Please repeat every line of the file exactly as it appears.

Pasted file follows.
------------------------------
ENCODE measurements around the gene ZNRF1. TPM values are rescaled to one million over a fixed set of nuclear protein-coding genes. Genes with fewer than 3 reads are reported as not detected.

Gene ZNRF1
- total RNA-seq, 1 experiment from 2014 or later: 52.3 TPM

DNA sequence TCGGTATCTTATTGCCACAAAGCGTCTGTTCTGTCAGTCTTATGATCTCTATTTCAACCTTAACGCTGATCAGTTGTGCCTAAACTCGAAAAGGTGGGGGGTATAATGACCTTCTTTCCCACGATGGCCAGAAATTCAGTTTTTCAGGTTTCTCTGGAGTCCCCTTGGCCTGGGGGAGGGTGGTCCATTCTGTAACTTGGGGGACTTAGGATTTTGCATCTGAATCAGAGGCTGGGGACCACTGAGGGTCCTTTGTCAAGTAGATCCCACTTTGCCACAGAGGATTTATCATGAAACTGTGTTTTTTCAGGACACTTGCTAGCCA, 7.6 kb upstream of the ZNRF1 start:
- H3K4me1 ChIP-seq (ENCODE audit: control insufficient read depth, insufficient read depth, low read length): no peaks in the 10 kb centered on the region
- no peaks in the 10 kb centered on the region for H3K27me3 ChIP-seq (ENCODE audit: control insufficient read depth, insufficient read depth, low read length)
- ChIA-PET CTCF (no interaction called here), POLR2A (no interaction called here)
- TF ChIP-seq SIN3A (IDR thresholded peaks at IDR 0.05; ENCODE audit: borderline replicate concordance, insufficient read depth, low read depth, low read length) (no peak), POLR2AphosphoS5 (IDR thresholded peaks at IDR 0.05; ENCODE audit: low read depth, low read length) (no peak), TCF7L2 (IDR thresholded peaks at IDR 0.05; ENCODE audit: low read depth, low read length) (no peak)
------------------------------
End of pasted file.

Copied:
ENCODE measurements around the gene ZNRF1. TPM values are rescaled to one million over a fixed set of nuclear protein-coding genes. Genes with fewer than 3 reads are reported as not detected.

Gene ZNRF1
- total RNA-seq, 1 experiment from 2014 or later: 52.3 TPM

DNA sequence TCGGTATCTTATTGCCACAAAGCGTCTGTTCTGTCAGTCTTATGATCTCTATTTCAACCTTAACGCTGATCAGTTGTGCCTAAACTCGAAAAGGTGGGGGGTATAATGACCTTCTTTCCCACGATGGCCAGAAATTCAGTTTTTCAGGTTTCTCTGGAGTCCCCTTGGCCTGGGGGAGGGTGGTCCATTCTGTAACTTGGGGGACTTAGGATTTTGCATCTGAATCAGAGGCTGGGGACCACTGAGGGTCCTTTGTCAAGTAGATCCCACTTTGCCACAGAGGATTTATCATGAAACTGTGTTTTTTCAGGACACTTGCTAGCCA, 7.6 kb upstream of the ZNRF1 start:
- H3K4me1 ChIP-seq (ENCODE audit: control insufficient read depth, insufficient read depth, low read length): no peaks in the 10 kb centered on the region
- no peaks in the 10 kb centered on the region for H3K27me3 ChIP-seq (ENCODE audit: control insufficient read depth, insufficient read depth, low read length)
- ChIA-PET CTCF (no interaction called here), POLR2A (no interaction called here)
- TF ChIP-seq SIN3A (IDR thresholded peaks at IDR 0.05; ENCODE audit: borderline replicate concordance, insufficient read depth, low read depth, low read length) (no peak), POLR2AphosphoS5 (IDR thresholded peaks at IDR 0.05; ENCODE audit: low read depth, low read length) (no peak), TCF7L2 (IDR thresholded peaks at IDR 0.05; ENCODE audit: low read depth, low read length) (no peak)